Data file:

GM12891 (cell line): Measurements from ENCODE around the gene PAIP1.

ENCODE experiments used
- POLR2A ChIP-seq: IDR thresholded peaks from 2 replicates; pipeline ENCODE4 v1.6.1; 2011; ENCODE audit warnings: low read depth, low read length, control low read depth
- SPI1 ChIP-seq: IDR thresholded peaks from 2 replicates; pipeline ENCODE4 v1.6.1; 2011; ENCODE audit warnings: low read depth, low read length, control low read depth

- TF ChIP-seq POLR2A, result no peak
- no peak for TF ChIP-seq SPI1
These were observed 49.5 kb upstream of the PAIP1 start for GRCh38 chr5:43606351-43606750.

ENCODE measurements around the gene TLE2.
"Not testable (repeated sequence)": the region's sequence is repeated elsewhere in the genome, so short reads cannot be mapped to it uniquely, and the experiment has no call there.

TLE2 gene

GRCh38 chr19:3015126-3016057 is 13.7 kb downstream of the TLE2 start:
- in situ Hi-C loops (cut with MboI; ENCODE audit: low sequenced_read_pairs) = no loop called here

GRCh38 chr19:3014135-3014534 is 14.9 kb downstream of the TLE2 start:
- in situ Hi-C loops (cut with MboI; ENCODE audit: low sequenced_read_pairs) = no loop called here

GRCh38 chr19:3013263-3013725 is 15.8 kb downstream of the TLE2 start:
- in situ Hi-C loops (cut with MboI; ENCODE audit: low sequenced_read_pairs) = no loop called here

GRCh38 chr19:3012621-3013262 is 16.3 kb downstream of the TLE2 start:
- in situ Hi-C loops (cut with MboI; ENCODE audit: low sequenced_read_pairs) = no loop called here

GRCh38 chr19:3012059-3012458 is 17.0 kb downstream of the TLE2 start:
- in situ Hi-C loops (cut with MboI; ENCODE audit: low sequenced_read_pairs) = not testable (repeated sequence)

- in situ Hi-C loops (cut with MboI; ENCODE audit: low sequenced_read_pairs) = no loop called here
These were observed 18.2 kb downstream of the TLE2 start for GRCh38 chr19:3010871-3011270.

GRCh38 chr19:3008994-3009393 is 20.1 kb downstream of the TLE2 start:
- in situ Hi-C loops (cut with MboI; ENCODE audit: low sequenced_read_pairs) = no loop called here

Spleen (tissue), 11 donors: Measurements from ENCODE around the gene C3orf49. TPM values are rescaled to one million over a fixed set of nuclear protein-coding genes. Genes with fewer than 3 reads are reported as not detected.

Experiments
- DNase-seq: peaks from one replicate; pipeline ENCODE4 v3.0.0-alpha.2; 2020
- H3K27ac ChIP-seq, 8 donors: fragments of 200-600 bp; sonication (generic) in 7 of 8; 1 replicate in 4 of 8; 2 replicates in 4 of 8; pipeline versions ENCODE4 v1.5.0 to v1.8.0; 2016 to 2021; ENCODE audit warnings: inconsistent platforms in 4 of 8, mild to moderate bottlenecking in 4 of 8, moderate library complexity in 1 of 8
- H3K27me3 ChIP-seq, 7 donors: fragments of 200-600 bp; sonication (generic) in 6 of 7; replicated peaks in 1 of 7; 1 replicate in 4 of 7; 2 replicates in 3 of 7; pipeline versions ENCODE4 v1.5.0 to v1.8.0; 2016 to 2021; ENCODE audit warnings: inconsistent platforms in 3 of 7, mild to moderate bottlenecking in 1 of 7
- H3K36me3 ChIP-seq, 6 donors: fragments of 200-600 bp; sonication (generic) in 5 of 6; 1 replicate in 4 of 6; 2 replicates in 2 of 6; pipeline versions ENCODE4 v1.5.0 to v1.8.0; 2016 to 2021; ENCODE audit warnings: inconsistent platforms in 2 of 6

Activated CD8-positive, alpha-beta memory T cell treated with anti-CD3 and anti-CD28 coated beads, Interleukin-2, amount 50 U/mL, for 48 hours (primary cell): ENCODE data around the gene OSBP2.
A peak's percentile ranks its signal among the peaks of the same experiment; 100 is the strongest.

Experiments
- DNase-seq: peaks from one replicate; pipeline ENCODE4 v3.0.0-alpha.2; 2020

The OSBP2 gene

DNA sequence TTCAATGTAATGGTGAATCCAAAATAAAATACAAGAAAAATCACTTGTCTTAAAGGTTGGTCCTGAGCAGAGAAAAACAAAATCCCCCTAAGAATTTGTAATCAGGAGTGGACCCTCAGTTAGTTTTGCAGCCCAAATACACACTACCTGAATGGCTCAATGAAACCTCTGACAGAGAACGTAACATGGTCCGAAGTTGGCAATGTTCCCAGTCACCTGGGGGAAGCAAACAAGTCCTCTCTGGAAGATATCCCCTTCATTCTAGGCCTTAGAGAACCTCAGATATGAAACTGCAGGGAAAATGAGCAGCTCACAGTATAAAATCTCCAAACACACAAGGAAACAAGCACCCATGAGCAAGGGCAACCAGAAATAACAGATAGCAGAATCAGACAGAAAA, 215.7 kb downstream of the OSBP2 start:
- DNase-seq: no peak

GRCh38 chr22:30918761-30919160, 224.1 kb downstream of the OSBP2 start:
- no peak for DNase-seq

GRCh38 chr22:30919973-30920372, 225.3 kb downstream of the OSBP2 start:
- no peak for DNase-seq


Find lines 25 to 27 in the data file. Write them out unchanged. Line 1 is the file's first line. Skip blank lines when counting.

Spleen (tissue), 11 donors: Measurements from ENCODE around the gene C3orf49. TPM values are rescaled to one million over a fixed set of nuclear protein-coding genes. Genes with fewer than 3 reads are reported as not detected.

Experiments
- DNase-seq: peaks from one replicate; pipeline ENCODE4 v3.0.0-alpha.2; 2020